Culture  /  Explainer

Golden-Era Rap Music and the Black Intellectual Tradition

In Hip hop’s “golden era,” the period from 1987 to 1994, rappers used their platforms to bring attention to issues plaguing poor and working-class Black communities.

This period saw emceeing become the dominant hip hop element, usurping deejayinggraffiti, and breakdancingSpreading knowledge, a fifth element, was taken seriously by many emcees, making rap “CNN for Black people,” according to Chuck D of Public Enemy (PE). Ernie Singleton, a former executive with MCA Records, stated that rap music “deals with the kids’ reality of living with high unemployment, a high crime rate, and the devastating drug problem.” Speaking to and with Black youth was an arduous task, but one many rappers embraced. Chuck D, for instance, believed he had an “obligation” to educate with his raps “because I’m aware.” “We’re at a time,” he continued, “when [Black communities are] getting kind of lazy and slack and we’re moving backwards, so I have to try to turn this around.”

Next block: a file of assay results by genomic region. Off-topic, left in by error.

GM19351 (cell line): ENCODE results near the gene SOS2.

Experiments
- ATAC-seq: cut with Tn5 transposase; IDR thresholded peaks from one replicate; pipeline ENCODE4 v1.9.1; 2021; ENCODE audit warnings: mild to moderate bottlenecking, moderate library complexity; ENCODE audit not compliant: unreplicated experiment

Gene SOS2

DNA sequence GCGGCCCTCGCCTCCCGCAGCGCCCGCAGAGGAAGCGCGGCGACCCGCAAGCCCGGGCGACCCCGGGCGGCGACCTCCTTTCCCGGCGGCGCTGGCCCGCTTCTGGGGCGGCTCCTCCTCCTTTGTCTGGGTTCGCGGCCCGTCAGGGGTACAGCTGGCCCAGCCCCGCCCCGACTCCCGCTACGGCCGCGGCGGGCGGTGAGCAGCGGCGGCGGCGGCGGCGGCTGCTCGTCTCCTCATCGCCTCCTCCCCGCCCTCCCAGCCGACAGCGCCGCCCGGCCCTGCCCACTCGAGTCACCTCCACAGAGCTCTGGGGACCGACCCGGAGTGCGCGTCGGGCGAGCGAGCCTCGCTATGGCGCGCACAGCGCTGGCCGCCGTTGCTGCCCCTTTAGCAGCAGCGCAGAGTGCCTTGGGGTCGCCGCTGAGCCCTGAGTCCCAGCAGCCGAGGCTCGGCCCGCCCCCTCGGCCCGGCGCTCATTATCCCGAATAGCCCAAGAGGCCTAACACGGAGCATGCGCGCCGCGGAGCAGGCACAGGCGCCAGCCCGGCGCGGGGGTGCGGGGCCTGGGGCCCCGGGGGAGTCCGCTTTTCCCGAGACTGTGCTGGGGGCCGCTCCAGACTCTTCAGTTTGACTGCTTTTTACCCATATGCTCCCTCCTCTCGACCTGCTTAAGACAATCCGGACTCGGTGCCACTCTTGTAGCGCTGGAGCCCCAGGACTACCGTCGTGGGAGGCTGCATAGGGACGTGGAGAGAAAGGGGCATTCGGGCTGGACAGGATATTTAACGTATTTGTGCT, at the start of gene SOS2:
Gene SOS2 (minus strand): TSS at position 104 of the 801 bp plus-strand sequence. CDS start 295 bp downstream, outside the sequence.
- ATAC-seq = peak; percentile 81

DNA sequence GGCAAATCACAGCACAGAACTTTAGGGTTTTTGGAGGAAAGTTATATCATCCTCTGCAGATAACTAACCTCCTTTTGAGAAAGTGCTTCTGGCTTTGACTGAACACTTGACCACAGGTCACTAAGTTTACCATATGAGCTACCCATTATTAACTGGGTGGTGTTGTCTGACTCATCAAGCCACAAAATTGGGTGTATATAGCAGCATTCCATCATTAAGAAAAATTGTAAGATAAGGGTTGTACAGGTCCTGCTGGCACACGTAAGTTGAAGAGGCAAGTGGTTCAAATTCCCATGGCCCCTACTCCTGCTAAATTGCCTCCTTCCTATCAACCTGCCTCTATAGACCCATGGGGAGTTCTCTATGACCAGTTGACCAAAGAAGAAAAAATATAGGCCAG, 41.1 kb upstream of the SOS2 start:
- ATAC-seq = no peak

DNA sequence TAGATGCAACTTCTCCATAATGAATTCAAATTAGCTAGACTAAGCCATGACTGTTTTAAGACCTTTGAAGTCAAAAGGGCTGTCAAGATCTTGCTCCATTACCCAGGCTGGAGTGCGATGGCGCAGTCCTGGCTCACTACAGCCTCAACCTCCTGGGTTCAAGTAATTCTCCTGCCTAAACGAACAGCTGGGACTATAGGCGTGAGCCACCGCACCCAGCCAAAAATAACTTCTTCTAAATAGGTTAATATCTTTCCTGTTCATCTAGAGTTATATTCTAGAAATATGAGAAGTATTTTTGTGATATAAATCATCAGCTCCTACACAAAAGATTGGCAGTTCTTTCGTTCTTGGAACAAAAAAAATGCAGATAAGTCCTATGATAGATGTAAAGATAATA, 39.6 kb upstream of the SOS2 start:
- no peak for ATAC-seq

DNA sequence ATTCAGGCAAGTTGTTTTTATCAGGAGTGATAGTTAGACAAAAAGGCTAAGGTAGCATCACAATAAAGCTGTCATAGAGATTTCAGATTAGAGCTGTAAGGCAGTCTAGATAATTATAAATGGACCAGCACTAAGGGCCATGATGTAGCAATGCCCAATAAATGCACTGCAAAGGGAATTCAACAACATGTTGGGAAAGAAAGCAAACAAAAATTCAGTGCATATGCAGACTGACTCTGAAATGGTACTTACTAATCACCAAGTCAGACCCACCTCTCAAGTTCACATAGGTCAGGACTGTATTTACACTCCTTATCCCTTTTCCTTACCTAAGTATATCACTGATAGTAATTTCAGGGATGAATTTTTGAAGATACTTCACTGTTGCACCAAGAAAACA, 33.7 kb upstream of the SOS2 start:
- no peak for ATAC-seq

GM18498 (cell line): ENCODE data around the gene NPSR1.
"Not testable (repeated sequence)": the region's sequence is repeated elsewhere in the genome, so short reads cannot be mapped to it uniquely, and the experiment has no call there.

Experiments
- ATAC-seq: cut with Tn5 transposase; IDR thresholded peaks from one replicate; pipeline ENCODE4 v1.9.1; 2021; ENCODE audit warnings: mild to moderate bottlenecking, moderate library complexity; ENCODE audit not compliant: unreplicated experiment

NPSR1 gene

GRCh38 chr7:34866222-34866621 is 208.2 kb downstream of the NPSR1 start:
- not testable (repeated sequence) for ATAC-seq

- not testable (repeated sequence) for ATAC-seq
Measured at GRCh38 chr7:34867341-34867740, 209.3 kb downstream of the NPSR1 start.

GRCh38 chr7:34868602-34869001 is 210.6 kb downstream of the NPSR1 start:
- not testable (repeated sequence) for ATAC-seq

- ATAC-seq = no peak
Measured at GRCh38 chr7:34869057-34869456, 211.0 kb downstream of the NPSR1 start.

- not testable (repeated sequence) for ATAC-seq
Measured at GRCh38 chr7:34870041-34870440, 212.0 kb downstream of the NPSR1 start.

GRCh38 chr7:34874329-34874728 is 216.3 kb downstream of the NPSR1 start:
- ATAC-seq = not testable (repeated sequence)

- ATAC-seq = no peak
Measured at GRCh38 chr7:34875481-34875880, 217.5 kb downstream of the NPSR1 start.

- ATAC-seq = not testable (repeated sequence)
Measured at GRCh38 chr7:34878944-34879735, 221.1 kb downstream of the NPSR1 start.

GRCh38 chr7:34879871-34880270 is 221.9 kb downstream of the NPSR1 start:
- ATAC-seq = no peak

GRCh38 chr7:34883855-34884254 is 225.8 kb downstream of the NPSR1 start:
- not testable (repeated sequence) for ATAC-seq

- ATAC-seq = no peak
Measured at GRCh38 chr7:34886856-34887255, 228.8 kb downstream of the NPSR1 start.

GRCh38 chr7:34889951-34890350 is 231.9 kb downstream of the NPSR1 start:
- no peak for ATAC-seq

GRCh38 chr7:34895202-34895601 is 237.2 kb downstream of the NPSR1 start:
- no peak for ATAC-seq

And try he did, incorporating socially conscious lyrics in his songs. As a member of the Nation of Islam (NOI), most of his and Public Enemy’s messages consisted of Black Nationalist rhetoric, including the song “Rightstarter (Message to a Black Man),” modeled after former NOI leader Elijah Muhammad’s 1965 book, Message to the Black Man in America. This was Chuck’s and PE’s attempt to provide Black youth with role models, and in another popular effort they introduced young people to Malcolm X. From 1988 through the release of Spike Lee’s 1992 Malcolm X film, hip-hop culture plastered Malcolm’s image, the “X” symbol, or brandished his quotes on hats, backpacks and posters, starting a period referred to as “Malcolmania.” Black intellectuals had mixed reviews on this period. The cultural critic Stanley Crouch insisted that hip hop’s Malcolm nostalgia relegated the Black icon to a political “bad-boy image,” and places selling Malcolm X-themed clothing were pandering to Black consumers. The historian Robin D. G. Kelley lauded rappers’ ability to evoke Malcolm’s “totality of lived experience in their lyrics,” suggesting that Malcolm X lived vicariously through the hip hop generation. Other scholars believed this period watered down Black culture. According to historians Barbara Ransby and Tracye Mathews, Malcolmania left Black youth “with the disempowering misperception that only the larger than life great men can make or change history.” The “deified persona of Malcolm X,” made him a “paragon of puritanical morality.” “Thus,” continued the authors, “the prescription for solving the problems and dilemmas facing the African-American community today is—add strong Black man and stir.”